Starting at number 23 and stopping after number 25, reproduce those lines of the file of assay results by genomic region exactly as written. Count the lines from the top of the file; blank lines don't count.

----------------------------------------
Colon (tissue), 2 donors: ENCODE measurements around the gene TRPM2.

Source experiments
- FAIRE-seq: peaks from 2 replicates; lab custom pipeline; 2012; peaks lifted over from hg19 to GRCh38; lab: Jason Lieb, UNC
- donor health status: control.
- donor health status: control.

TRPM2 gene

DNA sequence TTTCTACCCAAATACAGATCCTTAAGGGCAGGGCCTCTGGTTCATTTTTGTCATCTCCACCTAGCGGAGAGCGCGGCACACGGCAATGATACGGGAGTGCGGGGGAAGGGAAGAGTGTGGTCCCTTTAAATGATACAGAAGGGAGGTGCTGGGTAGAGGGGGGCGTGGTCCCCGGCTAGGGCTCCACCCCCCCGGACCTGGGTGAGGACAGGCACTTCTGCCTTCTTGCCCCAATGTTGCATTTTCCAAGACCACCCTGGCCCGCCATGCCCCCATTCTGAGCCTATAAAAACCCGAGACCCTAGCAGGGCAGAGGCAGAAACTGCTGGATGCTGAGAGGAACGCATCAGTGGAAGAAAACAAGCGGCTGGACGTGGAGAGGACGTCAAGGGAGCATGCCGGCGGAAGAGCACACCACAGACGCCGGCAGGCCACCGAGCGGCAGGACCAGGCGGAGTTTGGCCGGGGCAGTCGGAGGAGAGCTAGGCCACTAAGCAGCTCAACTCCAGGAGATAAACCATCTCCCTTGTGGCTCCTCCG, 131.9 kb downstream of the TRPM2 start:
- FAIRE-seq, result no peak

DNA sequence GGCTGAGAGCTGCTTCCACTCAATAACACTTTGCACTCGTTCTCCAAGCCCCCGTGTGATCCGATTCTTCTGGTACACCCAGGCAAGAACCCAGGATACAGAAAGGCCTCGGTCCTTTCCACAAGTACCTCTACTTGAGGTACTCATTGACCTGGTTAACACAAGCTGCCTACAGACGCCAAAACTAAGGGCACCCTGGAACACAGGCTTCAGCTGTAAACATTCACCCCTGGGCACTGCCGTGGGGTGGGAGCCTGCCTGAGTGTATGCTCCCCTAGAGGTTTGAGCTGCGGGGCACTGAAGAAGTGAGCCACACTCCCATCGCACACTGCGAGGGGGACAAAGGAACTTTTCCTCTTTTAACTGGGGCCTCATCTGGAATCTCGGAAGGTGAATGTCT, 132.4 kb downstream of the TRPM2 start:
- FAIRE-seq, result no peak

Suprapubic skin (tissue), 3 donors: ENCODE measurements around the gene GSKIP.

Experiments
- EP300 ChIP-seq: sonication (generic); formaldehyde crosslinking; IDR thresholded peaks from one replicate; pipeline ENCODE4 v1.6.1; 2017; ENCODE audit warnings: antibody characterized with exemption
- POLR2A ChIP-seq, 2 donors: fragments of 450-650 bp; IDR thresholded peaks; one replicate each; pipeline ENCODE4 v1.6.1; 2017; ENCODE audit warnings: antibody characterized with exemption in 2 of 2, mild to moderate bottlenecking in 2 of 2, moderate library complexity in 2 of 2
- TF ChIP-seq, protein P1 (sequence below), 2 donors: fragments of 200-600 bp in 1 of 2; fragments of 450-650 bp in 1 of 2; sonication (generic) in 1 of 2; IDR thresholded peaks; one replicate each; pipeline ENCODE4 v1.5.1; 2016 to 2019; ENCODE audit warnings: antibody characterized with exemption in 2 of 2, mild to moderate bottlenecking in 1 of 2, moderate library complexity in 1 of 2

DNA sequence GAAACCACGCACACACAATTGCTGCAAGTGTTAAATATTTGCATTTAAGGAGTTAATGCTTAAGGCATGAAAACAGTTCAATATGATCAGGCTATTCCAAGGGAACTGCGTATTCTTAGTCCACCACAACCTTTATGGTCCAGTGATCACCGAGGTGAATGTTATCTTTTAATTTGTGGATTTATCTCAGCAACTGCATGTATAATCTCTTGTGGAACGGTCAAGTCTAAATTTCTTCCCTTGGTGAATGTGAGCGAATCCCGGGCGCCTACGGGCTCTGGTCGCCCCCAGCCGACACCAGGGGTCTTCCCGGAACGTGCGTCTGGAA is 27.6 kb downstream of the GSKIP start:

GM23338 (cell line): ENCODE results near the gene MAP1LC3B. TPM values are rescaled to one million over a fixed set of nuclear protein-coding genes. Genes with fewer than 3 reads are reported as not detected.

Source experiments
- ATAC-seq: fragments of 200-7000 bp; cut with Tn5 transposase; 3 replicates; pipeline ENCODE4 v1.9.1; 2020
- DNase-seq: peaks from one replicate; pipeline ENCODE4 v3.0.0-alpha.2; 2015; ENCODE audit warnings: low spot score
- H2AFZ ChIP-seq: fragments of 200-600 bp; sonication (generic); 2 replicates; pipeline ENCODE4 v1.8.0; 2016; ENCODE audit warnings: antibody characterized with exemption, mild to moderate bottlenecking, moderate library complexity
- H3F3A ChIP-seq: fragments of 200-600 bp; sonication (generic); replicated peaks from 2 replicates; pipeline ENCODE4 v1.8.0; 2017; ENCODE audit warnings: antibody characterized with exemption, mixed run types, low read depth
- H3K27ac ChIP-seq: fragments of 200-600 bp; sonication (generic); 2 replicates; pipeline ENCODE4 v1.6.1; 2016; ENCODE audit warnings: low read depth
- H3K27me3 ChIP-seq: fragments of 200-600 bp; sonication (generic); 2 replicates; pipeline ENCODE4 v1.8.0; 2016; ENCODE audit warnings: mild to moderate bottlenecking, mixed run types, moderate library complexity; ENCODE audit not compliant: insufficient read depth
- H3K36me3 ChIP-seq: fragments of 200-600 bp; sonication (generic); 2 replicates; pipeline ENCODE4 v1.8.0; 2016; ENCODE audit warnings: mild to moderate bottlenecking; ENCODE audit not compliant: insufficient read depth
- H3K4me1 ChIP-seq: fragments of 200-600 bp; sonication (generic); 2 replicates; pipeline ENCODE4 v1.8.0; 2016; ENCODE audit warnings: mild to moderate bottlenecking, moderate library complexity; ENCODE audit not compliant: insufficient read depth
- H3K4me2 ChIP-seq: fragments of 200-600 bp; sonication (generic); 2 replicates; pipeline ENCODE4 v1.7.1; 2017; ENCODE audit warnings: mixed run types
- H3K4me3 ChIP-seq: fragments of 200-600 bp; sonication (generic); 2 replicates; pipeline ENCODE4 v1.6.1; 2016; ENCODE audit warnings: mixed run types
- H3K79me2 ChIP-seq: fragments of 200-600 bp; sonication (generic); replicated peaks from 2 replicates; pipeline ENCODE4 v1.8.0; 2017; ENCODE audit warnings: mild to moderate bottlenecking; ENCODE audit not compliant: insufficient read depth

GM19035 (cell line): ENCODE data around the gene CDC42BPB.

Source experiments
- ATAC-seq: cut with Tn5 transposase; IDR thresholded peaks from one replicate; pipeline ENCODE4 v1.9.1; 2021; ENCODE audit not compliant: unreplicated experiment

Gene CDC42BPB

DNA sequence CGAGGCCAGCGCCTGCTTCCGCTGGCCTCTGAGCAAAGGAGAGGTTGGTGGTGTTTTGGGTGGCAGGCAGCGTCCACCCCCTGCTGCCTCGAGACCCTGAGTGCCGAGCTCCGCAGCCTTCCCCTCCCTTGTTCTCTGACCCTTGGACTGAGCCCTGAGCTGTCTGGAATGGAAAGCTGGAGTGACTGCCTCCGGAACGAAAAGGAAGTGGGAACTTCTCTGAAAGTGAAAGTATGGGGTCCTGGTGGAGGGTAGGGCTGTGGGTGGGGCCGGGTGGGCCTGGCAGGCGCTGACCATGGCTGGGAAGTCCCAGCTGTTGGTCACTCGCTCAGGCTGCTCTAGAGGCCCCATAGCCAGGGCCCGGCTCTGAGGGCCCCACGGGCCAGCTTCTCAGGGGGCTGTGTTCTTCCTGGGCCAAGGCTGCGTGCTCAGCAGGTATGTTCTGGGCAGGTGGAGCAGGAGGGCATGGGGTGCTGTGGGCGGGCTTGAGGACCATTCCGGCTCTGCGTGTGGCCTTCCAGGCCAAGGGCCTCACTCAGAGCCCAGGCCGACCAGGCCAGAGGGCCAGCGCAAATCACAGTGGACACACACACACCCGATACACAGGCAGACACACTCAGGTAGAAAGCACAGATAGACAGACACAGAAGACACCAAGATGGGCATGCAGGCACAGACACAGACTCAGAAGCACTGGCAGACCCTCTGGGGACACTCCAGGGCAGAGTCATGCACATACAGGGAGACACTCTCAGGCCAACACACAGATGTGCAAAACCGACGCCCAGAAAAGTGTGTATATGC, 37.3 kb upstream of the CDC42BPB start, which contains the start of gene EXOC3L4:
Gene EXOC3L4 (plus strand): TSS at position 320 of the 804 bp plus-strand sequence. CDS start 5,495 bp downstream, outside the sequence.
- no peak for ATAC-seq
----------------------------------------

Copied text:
- H3K27ac ChIP-seq: fragments of 200-600 bp; sonication (generic); 2 replicates; pipeline ENCODE4 v1.6.1; 2016; ENCODE audit warnings: low read depth
- H3K27me3 ChIP-seq: fragments of 200-600 bp; sonication (generic); 2 replicates; pipeline ENCODE4 v1.8.0; 2016; ENCODE audit warnings: mild to moderate bottlenecking, mixed run types, moderate library complexity; ENCODE audit not compliant: insufficient read depth
- H3K36me3 ChIP-seq: fragments of 200-600 bp; sonication (generic); 2 replicates; pipeline ENCODE4 v1.8.0; 2016; ENCODE audit warnings: mild to moderate bottlenecking; ENCODE audit not compliant: insufficient read depth